News Release

Family caregivers for patients with cancer experience high levels of anxiety, depression

Peer-Reviewed Publication

American Society of Clinical Oncology

ASCO Perspective

"More people with cancer are being cared for an in outpatient setting, underscoring that the need for family caregivers to have support is more important than ever," said ASCO Expert Andrew S. Epstein, MD. "Caregivers are our valuable partners in caring for patients, and this research serves as an important call-to-action for the oncology community to implement support networks and services that care for the caregiver."

ALEXANDRIA, Va. - A new multi-state survey shows that nearly one-quarter to one-third of family caregivers of patients with high-mortality cancers experience high levels of depression and anxiety symptoms. The study also found that family caregivers can spend over eight hours per day providing care and that as this time increases, self-care behaviors such as sleep and exercise decline, a trend associated with poorer mental health.

As family caregivers play an essential role in the delivery of care services, the research highlights a need to increase clinician attention to the health and wellness of these individuals. This study will be presented at the upcoming 2016 Palliative Care in Oncology Symposium in San Francisco.

"Caregivers and patients are faced with an enormous physical and emotional toll when dealing with advanced cancer," said lead author J. Nicholas Dionne-Odom, PhD, RN, and post-doctoral fellow at the University of Alabama at Birmingham. "When they put their own health and wellbeing on the back burner, it can affect their care to the patient."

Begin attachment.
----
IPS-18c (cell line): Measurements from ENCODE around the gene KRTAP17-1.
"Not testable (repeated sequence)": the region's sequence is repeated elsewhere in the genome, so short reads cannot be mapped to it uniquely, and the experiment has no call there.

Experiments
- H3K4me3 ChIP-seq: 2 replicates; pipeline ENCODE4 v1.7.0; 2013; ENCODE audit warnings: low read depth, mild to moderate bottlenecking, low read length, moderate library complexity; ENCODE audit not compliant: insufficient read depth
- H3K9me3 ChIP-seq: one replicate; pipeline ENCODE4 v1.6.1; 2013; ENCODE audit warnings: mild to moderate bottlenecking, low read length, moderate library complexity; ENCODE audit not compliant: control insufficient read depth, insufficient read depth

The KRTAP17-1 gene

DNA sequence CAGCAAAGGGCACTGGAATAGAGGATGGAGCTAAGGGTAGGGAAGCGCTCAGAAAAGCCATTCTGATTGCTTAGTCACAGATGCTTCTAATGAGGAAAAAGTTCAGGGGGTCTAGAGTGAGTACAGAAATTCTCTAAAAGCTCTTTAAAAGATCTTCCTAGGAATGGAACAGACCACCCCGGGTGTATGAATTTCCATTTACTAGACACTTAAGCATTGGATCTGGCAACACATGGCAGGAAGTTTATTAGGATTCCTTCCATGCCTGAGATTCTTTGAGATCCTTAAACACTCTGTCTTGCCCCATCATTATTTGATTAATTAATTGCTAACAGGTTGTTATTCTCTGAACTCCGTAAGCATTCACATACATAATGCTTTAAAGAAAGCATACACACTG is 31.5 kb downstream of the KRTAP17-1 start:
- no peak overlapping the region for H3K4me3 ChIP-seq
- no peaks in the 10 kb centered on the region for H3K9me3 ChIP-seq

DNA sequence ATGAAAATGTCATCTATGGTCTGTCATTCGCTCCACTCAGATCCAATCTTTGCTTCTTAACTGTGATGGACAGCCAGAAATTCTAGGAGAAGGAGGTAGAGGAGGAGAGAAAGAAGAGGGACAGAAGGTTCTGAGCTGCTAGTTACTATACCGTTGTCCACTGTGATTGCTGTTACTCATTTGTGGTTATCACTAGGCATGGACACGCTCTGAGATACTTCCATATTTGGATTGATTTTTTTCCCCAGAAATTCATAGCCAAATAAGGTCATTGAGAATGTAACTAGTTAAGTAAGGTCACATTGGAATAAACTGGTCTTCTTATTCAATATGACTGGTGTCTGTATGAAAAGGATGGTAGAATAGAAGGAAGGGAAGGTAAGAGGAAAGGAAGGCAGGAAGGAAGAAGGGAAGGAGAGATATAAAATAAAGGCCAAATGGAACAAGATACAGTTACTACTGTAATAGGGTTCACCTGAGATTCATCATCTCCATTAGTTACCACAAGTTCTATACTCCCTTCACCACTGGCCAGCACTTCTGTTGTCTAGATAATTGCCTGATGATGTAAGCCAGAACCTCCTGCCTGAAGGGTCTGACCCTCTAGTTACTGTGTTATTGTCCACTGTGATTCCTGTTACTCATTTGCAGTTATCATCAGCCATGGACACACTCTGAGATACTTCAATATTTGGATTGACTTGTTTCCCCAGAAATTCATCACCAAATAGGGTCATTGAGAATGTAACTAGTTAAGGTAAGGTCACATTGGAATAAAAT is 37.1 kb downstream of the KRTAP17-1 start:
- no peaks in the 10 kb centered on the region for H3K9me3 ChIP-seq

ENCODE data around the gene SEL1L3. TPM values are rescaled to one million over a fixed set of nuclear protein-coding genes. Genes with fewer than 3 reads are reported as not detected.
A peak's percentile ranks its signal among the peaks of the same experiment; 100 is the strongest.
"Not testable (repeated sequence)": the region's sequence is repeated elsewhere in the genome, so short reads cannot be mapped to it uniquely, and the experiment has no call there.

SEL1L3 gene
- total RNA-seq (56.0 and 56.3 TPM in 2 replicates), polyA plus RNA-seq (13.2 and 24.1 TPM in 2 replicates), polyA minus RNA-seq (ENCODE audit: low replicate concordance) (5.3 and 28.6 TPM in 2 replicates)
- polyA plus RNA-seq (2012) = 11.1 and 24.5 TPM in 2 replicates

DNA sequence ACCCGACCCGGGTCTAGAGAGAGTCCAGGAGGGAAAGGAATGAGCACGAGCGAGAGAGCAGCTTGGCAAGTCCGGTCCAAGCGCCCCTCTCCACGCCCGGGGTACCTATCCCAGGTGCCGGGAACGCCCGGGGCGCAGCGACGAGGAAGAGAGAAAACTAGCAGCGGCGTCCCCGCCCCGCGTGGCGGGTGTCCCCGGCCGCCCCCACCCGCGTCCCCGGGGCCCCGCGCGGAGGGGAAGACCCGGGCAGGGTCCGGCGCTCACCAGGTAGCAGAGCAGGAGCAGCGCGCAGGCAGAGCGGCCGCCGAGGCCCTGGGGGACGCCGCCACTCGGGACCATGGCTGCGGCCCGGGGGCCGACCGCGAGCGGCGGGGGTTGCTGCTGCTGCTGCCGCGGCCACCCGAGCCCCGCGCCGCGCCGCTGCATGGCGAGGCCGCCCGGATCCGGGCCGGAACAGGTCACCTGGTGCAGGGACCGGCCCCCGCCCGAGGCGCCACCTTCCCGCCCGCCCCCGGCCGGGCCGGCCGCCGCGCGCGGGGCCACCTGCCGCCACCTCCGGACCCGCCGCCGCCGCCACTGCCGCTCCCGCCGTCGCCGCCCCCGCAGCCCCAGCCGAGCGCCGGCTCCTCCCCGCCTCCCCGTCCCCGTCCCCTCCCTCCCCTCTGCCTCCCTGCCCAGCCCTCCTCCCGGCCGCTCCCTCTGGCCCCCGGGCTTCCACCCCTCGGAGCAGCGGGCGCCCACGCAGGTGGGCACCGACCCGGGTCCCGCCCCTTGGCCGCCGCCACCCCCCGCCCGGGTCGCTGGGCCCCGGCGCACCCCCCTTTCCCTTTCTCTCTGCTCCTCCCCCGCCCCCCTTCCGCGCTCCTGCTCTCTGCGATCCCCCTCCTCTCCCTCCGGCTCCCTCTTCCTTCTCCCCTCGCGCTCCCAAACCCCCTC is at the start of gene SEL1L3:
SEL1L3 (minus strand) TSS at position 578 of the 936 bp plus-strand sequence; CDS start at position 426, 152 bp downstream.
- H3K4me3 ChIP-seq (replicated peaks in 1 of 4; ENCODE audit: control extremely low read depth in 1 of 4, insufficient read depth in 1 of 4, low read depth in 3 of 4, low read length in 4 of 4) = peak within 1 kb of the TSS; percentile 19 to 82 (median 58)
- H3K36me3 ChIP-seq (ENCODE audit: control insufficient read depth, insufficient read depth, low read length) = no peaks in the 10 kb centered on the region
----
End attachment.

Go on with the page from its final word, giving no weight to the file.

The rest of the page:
The researchers conducted a cross-sectional survey of 294 family caregivers of Medicare beneficiaries diagnosed with pancreatic, lung, brain, ovarian, head and neck, hematologic, or stage IV cancers. The survey was fielded across eight cancer centers in Alabama, Florida, and Tennessee. Survey questions explored measures of self-care behaviors and quality of life.

Dr. Dionne-Odom said that as a patient's health declines, caregivers' ability to take care of their own health declines as well. Data show that nearly one-quarter of survey respondents reported a high level of depressive symptoms and over one-third reported borderline or high levels of anxiety symptoms, associated with significantly lower scores for self-care. Lower self-care behavior scores were also associated with longer durations, higher hours, more days of the week of caregiving, and with fair or poor patient health.

"We hope our research rallies the oncology palliative care communities to develop assessment tools and services that support caregivers. These efforts would help ensure that caregivers are supported and healthy when they take on the important role of caring for an individual with advanced care," Dr. Dionne-Odom said.

Cancer caregivers perform a range of tasks and responsibilities that are labor intensive including administering medications, providing transportation, assisting with activities of daily life, providing emotional support, coordinating finances, and advocating for health care.


This study was funded by a grant from the University of Alabama at Birmingham.

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